As I mentioned before, the Scott Adams – Sam Harris podcast is a masterclass on belief change. So before we dig into it, some useful ideas about beliefs themselves.
Beliefs, concisely stated, are generalizations of our experiences that save us mental processing time. They also serve a behavioral purpose in addition to serving as a processing shortcut.
Beliefs can be considered feed-forward mechanisms. A feedback mechanism tells you what results you have received, usually so you can make adjustments. A feed-forward mechanism is you communicating what you want to happen so things can adjust to you. More on this in a moment.
Remember, BELIEFS ARE NOT REAL. They delete, distort, and generalize information we take in. They are essentially hallucinations created to approximate the lessons from prior experiences. Consider this: are your most strongly held beliefs the ones that you had the most rational support for, or the ones that had the strongest emotions tied into them?
Also, BELIEFS DO EXIST. Beliefs filter out that which contradicts our beliefs so effectively that they define the realities that we experience. When faced with evidence that contradicts our beliefs, the mind tends to reject the new information rather than update the beliefs. This can be unsettling until we learn to use it to our advantage.
So how can one evaluate beliefs? Most of the world thinks beliefs are true or false. They engage in endless debates talking past each other, occasionally stumbling into a shared reality. Beliefs are NOT true or false; that dimension doesn’t apply to beliefs. Some say beliefs are accurate or inaccurate, but that’s not quite right either. A very good way to evaluate beliefs is if they are USEFUL or not.
So how can we use what we now know about beliefs to our advantage? As we can discover, when you set up your beliefs in ways that support you, not only will your experience change, but your reality will change as well. This means removing limiting or destructive beliefs and adopting helpful and empowering ones. For example, does a belief make you more resourceful, resilient, etc. or the opposite?
Be somewhat careful when adjusting beliefs. Only remove limiting beliefs, not supportive, expansive ones, until you know what you are doing, because removing beliefs without providing proper support can cause unpredictable effects. Confusion and anger are common.
In general, if you aren’t highly trained or experienced enough:
- leave other people’s religious and sexuality-related beliefs alone. Feel free to alter your own.
- Don’t alter other people’s identity beliefs, but you can do a lot of good addressing beliefs of capability
- Political beliefs are generally fair game.
- Ethics and morality are fair game.
Finally for now: if beliefs determine one’s reality, and all beliefs are in effect hallucinations, how can one find accuracy and avoid being in a bubble built by a set of beliefs that filter out opposing experiences? Great question! When you can try on different belief sets temporarily to evaluate a situation, and take them off at will, you can develop a powerful set of perspectives that you can use to “triangulate” a pretty good idea of what’s really going on. I counted one time and I have at least 17 different “filters” I can evaluate things from. One way to do this is in my FAQ post.
Next up: the first 20 minutes of the Scott Adams – San Harris debate, with my notes of the “level 1” techniques employed.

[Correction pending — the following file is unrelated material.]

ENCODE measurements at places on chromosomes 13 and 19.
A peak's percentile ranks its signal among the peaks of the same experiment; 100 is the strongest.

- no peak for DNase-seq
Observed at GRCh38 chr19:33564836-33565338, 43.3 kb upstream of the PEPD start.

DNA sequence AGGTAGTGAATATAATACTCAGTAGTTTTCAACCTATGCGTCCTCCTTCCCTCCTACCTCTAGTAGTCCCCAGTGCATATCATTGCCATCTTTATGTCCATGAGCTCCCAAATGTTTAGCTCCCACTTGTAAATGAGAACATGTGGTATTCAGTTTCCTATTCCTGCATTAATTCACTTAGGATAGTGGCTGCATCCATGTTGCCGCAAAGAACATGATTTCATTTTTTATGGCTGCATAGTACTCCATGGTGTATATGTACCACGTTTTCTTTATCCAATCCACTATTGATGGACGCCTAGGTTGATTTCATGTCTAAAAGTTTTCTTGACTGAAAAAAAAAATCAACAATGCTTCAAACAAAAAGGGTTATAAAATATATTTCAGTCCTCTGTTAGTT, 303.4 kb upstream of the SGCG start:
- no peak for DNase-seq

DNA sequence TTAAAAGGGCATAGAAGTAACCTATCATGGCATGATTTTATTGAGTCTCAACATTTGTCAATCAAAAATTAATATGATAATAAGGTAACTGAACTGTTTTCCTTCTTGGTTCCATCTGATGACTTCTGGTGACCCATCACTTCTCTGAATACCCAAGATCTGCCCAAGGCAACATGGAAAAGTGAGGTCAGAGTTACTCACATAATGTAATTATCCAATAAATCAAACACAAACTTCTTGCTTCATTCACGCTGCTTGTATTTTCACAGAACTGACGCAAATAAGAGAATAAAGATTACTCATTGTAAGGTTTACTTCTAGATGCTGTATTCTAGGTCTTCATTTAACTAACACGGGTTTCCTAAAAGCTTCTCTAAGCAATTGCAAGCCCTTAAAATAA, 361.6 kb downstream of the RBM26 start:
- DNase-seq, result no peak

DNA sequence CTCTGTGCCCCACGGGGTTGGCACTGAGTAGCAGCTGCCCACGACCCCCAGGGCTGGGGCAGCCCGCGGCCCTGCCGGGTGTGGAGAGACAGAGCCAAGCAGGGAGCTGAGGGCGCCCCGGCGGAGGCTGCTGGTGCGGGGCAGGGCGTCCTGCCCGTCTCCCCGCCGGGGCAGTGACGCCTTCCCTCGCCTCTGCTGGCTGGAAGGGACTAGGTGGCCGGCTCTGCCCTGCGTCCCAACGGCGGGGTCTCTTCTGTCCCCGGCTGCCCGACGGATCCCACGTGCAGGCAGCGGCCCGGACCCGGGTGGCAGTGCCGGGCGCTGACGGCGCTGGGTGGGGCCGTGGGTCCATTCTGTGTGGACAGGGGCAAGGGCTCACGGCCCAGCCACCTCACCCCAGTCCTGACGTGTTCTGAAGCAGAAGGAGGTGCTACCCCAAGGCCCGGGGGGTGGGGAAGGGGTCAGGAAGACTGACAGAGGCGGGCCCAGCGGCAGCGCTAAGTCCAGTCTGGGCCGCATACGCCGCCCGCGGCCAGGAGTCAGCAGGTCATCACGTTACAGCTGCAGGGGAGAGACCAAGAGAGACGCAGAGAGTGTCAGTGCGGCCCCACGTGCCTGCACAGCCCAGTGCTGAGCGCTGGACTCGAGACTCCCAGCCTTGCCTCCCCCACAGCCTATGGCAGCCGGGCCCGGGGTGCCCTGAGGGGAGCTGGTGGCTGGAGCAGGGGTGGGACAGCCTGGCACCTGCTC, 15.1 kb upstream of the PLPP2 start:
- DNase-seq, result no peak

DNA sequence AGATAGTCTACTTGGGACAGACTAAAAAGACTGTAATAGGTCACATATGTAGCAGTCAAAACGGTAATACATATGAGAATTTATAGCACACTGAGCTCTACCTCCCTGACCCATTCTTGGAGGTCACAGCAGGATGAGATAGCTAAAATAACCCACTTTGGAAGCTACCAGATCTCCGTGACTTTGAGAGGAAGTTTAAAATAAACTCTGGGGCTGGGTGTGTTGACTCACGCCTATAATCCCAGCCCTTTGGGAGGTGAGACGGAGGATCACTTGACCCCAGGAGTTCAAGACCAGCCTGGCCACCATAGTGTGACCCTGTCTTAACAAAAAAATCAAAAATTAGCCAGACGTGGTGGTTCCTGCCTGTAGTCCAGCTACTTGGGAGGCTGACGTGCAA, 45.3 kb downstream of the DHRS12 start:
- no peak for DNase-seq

10 thoughts on “Beliefs: What They Are (and Aren’t)”
Essentially, beliefs dictate how you act and navigate through the world. Many people say their “realists,” but what’s crazy is that many “realistic” outlooks/beliefs cause us to doubt ourselves. This post is very powerful for those who realize that what you do is driven by what you believe. One’s life changes for better or worse based on his/her habits and default modes of actions.
So like you said, the key is to internalize beliefs that will result in default modes of actions one would be happy with. It doesn’t matter if those beliefs are “unrealistic”!
I’m currently reading Pyschocerbenetics and that’s why your post resonated with me. It all starts with the mind. Obviously, I want to internalize beliefs that will optimize my chances for living my best life, but there’s a small doubt in me that believes it can’t be that easy…. There’s no way that at will, you can drop all bad and adopt all positive beliefs. Perhaps there’s I’m harboring a belief that these mindset techniques work for everyone except me…You’ve talked about Paraliminals before. I’ve bought the 3 your recommended plus “Talking to Win” and am hoping it’ll shred that hindering belief of mine.
Great to hear! Self-work gets much easier when you realize that all our beliefs are created. Then it’s just a matter of releasing the emotional root of the belief.
After a few weeks of listening to the paraliminals, let me know how things are different. I found that many limiting beliefs fade away after releasing an emotional issue, even when I wasn’t aware of the belief until it had changed.
This might be the greatest thing ever written.
Anything make more sense now? 😉
First I want to say your parsing has been very helpful, thank you for taking the time to do that. I hope you do more.
I’m hoping you can help me understand a few things in your setup above.
1. What do you mean when you use the term “hallucination”?
I’m used to thinking of hallucinations in the literal visual sense – seeing things with your eyes that aren’t really there, drug-induced visions, etc. I can see how it could be used metaphorically to “see” something that isn’t there, but that seems to start getting into subjective perception – what’s seen in the mind’s eye.